We Wish for…Pastors, Elders, and Deacons Who Understand and Faithfully Execute Their Offices

Michael S. Horton
Thursday, July 5th 2007
Jan/Feb 2000

It will come as no surprise to regular readers of this magazine that my "wish list" revolves around the subject of ministry. If reformation occurs everywhere else, but not in the way we "do church," then it will not be genuine reformation. Jesus didn't found a renewal center, a small group model, a reformation coalition, or a political action committee. He founded a church. And he did so with eleven lackluster followers (well, sometimes they followed) on whose weakness he founded the Ministry of Word and Sacrament.

For most American Protestants (including many of us), "ministry" has become a catch-all for nearly any God-glorifying activity. It is apparently not enough that one helps a neighbor fix her roof just because she's a neighbor; one has to belong to a roof ministry, justifying what doesn't need to be justified by referring it ultimately to an evangelistic yield. This mentality tends to distort both the goodness of the secular and the distinctiveness of the sacred. To play off of a Pauline phrase, "All things are helpful, but not all things are 'ministry.'" Roofing is not a means of grace.

Our Reformed and Lutheran forebears knew this distinction and it is found in the confessional and dogmatic heritage of these communions, especially as alternative theologies of ministry were propounded by both Rome and the "enthusiasts." It is not the minister, but the ministry, that is a means of grace. And the ministry that is a means of grace is that which administers the Word and the Sacraments. At least as the Reformed have interpreted it, the threefold office of Christ is mediated through the Church and its officers. The "priesthood of all believers" does not entail the "ministryhood of all believers." The officers serve as Christ-bearers-"stewards of the mysteries," as Paul calls them. They serve the people just as Christ did and continues to do through them. In the following, I would like to apply some of these assumptions in a "daydream" of how this might look on the ground. I'll divide it according to office, although terms may vary according to ecclesiastical polity. The article focuses on the pastor, but also considers the elder and the deacon.

The Pastor's Job: Word and Sacrament

While team-building may be important for success in business, it is not ministry teams, but ministers, to whom God has entrusted the tasks of faithfully preaching his Word and administering his Sacraments. If ministry becomes anything and everything, then it stands to reason that the minister cannot possibly administer it all. My dream is to see pastors, who have sometimes adopted an erroneous every-member-a-minister approach, take responsibility again for the service of worship on the Lord's Day. The pastor, after all, is God's appointed worship leader, not merely the best speaker of the day. It would be great to see pastors learning more about church music (especially the Psalter!) and church musicians learning more about theology, and then to see them plan the services together.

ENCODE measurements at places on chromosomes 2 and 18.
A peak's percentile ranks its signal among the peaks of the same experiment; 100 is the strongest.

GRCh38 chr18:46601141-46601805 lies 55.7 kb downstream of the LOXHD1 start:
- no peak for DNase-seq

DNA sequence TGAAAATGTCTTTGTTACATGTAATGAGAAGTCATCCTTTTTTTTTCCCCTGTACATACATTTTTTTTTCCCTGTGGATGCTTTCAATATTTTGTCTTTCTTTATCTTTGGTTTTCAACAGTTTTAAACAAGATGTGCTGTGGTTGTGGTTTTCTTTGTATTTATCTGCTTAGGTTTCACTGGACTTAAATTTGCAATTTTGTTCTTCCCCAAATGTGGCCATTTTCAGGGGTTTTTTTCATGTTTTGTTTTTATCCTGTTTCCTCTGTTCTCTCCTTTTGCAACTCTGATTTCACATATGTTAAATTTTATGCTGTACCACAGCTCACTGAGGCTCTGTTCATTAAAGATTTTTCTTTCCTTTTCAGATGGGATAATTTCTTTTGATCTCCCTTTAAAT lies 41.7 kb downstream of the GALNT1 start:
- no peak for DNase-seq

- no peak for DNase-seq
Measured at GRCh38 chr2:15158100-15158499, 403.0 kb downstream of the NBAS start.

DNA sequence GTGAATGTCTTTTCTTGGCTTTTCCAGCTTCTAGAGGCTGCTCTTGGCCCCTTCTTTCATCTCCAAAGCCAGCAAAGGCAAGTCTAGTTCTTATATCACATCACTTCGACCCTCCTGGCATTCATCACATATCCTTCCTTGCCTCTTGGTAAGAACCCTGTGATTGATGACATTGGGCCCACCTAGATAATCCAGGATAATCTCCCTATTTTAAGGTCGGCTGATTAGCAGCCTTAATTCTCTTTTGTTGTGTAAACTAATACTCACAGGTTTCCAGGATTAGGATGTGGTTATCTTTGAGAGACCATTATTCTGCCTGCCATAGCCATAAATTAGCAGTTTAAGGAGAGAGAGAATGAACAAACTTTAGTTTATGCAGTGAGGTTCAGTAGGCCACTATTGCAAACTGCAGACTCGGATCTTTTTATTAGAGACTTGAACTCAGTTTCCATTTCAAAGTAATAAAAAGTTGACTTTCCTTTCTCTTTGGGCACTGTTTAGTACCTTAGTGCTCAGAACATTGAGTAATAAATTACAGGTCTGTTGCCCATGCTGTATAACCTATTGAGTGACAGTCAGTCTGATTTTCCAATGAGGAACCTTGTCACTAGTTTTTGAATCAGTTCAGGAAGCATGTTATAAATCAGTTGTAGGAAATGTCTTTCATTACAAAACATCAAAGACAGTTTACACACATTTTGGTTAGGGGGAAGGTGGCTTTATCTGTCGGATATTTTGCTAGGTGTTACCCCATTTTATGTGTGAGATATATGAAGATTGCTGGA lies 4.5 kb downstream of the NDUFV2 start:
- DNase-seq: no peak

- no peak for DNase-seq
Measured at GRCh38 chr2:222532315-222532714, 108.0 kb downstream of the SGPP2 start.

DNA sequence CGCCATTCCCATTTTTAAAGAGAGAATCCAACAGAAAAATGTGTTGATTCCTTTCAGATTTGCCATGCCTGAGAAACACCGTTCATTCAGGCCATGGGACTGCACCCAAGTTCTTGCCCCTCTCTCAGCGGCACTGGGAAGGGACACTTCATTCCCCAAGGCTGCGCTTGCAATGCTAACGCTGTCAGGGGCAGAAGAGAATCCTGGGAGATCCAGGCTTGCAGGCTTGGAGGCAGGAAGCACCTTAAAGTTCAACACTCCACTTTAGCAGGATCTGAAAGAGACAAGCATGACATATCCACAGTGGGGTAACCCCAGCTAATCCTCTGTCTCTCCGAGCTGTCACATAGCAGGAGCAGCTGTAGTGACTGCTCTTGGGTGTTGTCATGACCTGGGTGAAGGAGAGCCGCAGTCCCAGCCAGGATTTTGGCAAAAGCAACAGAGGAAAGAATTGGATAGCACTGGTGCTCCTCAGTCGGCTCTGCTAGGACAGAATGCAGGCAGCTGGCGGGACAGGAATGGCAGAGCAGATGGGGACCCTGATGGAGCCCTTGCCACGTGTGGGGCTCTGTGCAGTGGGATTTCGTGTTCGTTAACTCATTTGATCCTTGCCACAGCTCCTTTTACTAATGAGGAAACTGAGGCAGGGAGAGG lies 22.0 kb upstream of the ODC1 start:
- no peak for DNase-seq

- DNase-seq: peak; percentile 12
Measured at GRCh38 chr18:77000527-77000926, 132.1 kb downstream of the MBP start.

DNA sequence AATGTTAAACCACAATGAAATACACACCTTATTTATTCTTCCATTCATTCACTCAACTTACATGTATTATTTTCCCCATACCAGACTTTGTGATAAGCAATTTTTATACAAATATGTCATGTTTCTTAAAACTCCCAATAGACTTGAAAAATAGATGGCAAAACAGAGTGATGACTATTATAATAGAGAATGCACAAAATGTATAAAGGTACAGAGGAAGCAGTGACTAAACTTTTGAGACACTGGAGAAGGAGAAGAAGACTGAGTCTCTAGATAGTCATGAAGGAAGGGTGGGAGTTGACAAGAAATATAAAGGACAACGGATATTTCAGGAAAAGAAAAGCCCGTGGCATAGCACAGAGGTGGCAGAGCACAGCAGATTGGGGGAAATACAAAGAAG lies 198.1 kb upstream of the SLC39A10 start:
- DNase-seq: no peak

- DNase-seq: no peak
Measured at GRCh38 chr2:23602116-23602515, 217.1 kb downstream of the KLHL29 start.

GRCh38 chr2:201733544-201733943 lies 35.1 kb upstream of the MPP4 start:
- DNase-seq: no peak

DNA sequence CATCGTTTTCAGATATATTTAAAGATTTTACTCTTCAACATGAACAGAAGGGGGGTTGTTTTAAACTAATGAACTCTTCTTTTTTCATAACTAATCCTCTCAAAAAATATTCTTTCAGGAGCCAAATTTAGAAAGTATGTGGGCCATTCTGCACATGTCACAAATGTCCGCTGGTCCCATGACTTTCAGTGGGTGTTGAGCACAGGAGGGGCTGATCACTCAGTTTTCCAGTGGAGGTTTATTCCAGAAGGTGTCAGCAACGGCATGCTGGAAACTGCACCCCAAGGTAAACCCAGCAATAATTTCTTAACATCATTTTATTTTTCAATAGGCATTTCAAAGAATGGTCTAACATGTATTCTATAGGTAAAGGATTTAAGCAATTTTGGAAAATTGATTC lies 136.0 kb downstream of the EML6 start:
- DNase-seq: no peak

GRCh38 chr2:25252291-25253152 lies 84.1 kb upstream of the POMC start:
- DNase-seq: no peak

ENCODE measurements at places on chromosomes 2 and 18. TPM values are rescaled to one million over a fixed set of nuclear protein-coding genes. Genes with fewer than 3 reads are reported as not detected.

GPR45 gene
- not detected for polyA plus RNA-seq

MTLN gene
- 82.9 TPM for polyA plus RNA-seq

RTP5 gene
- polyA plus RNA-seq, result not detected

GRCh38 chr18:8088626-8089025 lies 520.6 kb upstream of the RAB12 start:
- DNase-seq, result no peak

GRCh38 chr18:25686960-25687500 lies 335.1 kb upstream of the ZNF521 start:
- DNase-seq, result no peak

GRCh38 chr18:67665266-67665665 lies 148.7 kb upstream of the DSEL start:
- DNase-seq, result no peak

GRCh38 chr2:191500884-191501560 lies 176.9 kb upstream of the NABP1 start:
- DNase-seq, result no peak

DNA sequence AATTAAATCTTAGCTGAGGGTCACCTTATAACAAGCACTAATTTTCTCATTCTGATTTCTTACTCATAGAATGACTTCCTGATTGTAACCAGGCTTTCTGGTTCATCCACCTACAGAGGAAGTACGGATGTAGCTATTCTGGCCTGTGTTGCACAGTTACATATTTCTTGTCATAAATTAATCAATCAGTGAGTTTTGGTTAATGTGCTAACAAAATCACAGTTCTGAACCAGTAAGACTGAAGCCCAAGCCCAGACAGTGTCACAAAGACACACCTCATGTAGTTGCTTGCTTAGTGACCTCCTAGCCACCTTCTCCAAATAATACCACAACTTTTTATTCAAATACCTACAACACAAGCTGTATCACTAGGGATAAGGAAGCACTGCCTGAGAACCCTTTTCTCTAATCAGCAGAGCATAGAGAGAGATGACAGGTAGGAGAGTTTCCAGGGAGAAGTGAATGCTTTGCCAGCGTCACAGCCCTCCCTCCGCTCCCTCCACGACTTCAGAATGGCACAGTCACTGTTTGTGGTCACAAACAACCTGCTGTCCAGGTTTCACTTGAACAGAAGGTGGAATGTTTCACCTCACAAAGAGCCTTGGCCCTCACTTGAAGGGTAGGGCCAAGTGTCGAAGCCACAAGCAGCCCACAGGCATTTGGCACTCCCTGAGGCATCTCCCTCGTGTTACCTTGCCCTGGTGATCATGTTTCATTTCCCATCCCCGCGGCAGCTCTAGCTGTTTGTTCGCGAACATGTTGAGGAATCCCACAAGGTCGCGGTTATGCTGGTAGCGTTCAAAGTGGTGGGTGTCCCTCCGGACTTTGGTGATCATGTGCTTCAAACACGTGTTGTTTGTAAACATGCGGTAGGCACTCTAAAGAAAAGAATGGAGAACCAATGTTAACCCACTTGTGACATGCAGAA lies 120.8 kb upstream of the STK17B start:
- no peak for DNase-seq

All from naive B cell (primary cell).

At the same time, the minister must not confuse his ministerial authority with personal authority, for he is constrained by his office to preach not himself, but Christ. In that office (not in his person), he is Christ to us. When he stands in the pulpit and speaks to us, Christ is addressing us through him. That means it is extremely arrogant for ministers to use the pulpit as a forum to share their personal insights about life and their worldview, or to display their technical grasp of the languages and theology. We did not come to hear the minister in his person, but to hear our Lord and Savior through the minister in his office. We can "share" at the pub.

Many teaching and edification ministries have sprouted up across the country in a vacuum of genuine preaching and teaching in the church. And too often some pastors, heavy-laden with expectations for involvement with myriad "ministries" that are not ministry, allow these groups to flourish in their midst precisely to avoid having to study and prepare in order to be pastors to their flock. Imagine what would happen if your local church excised many of the "ministries" and the pastor had all this free time? (I know, I know, a lot of people would be upset if they had to miss a week or two of the children's sermon, but they do not seem to care that they do not regularly receive communion. And this even though the former is an element of worship chosen by us, while the latter is an element of worship commanded by God.)

But imagine: What would happen if pastors were given time to be pastors-maybe even some paid leave to engage in continuing theological education or to prepare sermons and catechetical material? It's amazing to read the books of church order (including even those of this century) that define the minister's responsibilities as the preaching of the Word, the administration of the Sacraments, the oversight of discipline, and the catechizing of the youth. (Hmmm, what about the youth pastor and youth ministry? Another time.)